Spring Training is almost upon us, and that is music to my ears.
Hot Stove season, though, isn't over. There is still quality talent to be had on the free agent market, and teams will be filling out their rosters over the next few weeks with any final additions.
One intriguing name that remains unsigned is left-handed pitcher Travis Wood, who, according to multiple media reports, could be close to a deal soon.
Interestingly enough, though he has not started exclusively since 2014, teams are offering him a rotation job. That shouldn't come as a huge surprise--a free agent starting pitching class headed by Ivan Nova and Rich Hill tells us all we need to know.
Teams always need pitching, and they will do anything in their power to get it. And that includes making Travis Wood a starter once again.
The last time Wood started over a full season, he went 8-13 with a 5.03 ERA and a 146-76 strikeout-to-walk ratio over 173.2 innings. Advanced metrics such as FIP (4.38) and xFIP (4.51) show that his ERA could have been a tad high, but by no means was Wood a top-of-the-line starter.
He still was valuable, though, due to providing lots of innings at semi-solid production. FanGraphs pegged him at 1.1 WAR.
The year, before, though, Wood was great. A 3.11 ERA over precisely 200 innings, despite a 144-66 strikeout-to-walk ratio, provides lots of value. His 2.7 WAR that year, a career-high, validates that.
Going forward, though, what can Wood's next club expect out of him as a rotation piece?
First off, Wood is a fly ball pitcher. His career fly ball percentage, at 44.0 percent, is almost 10 percent above the 2016 league average. He does not struggle to keep the ball inside the park, though, with his home run per fly ball percentage consistently coming in at a good clip.
Of course, while Wrigley Field can be a hitter's park, a move to a place like Coors Field could be deadly for Wood considering these attributes.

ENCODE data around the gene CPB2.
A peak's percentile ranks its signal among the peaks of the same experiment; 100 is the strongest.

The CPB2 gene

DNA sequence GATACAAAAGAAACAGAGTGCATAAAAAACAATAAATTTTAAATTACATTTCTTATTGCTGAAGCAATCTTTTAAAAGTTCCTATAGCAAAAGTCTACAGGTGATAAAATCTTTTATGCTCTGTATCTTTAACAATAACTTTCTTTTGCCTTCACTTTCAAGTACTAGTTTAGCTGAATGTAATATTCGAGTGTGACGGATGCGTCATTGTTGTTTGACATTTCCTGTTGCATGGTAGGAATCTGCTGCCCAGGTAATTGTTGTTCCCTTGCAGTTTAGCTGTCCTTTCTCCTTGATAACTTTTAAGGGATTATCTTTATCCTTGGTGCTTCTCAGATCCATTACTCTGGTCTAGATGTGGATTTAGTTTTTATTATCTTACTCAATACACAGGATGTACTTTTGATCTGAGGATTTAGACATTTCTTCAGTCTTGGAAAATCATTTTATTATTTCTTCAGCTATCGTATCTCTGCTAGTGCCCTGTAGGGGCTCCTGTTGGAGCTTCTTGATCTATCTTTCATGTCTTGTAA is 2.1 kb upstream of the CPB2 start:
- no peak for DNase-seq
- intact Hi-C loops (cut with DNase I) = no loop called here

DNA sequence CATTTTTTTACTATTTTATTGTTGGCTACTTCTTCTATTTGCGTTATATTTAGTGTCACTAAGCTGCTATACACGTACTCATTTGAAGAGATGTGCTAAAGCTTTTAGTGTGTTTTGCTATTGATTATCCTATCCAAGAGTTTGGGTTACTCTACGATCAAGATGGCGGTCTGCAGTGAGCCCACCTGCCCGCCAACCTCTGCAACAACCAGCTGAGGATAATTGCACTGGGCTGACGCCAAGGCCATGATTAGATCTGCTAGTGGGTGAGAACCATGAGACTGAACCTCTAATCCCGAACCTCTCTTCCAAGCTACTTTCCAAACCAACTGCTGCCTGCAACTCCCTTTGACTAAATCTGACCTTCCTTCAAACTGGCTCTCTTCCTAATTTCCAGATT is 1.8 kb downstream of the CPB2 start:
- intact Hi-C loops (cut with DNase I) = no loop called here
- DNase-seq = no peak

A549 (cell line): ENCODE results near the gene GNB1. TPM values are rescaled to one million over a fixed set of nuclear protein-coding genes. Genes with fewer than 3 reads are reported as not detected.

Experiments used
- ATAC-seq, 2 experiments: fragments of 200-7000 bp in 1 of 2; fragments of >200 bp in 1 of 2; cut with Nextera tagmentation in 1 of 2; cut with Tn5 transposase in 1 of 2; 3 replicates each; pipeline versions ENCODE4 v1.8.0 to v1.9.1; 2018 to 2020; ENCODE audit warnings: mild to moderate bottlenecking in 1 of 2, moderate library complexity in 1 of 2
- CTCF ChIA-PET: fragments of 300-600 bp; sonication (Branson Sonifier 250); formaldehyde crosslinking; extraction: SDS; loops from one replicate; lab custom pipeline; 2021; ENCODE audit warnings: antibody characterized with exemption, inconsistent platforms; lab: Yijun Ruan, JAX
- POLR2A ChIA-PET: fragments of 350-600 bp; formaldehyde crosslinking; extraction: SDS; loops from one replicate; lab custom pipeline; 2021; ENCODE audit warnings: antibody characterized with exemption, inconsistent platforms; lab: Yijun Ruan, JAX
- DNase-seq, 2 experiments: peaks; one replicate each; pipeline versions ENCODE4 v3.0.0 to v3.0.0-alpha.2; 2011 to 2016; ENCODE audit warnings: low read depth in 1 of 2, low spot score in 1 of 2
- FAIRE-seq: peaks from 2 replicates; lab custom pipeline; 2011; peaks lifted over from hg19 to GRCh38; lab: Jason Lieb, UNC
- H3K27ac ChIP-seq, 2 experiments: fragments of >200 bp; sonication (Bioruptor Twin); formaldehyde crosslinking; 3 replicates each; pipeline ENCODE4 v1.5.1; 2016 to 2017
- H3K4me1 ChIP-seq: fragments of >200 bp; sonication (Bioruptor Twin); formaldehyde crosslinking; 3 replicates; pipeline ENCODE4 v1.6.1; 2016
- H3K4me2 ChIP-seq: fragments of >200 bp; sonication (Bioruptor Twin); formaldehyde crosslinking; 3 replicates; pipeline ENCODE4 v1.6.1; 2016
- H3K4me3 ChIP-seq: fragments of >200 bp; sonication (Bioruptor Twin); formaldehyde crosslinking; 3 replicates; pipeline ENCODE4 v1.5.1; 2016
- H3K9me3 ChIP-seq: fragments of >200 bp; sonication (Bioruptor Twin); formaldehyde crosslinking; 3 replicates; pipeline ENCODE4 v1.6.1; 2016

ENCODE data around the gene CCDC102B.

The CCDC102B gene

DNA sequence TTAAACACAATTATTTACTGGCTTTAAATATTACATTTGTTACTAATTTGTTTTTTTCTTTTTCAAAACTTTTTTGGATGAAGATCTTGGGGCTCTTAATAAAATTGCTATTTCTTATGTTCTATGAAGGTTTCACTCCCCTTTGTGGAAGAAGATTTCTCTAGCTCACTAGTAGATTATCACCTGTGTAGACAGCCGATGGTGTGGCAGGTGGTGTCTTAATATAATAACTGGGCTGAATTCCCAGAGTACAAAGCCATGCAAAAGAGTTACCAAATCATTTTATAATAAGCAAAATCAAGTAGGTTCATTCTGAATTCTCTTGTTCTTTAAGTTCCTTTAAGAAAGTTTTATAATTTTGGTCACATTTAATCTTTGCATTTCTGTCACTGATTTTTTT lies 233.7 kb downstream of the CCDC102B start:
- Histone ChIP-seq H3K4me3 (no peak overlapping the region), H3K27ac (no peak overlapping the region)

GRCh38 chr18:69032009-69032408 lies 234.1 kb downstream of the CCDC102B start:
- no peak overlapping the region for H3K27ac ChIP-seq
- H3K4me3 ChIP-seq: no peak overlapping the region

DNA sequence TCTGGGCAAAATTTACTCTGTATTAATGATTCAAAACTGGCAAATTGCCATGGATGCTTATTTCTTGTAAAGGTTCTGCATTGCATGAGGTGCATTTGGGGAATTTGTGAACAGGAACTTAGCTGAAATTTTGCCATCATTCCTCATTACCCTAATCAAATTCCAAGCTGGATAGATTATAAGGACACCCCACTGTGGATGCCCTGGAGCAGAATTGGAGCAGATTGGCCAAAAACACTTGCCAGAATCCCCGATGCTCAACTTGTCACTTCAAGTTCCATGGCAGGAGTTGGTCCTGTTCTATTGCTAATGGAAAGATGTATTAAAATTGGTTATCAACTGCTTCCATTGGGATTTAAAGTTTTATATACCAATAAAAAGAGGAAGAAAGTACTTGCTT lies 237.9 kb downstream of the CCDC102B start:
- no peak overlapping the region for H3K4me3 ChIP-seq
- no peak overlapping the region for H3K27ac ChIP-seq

Adding in the fact that he has never struck out hitters at a high rate, Wood's need for a good defense and a big ballpark grow substantially. Years where Wood's BABIP against is high are years were he struggles to keep his ERA down.
Take, 2014, for instance. Wood's .320 BABIP against was the highest allowed for his career. With more hitters reaching base than usual, his ERA was bloated. His command was also poor that year, so his performance isn't a surprise.
Wood's career BABIP against is .276, and years where he finds himself more than 20 points below that are his most successful.
Another interesting attribute about Wood is that, like many starters, he struggles after facing a team twice through their order. For his career, Wood has a 3.39 ERA and a 2.74 K/BB ratio versus the first time through the opposing team's order and a 3.35 ERA and a 2.42 K/BB ratio through the second.
The third time through the order, though, is where Wood falls off the table, with a 6.46 ERA and a 1.51 K/BB ratio.
In order for a team to get the most out of Wood as a starter, they need to field a good defense, play in a fairly roomy ballpark and understand that he may only be able to give them five or six good innings before being pulled. A solid bullpen is necessary.
If a few of those things go in Wood's favor, there is no doubt in my mind that he can be a 2 WAR starter, which would go a long way in the free agent market that remains.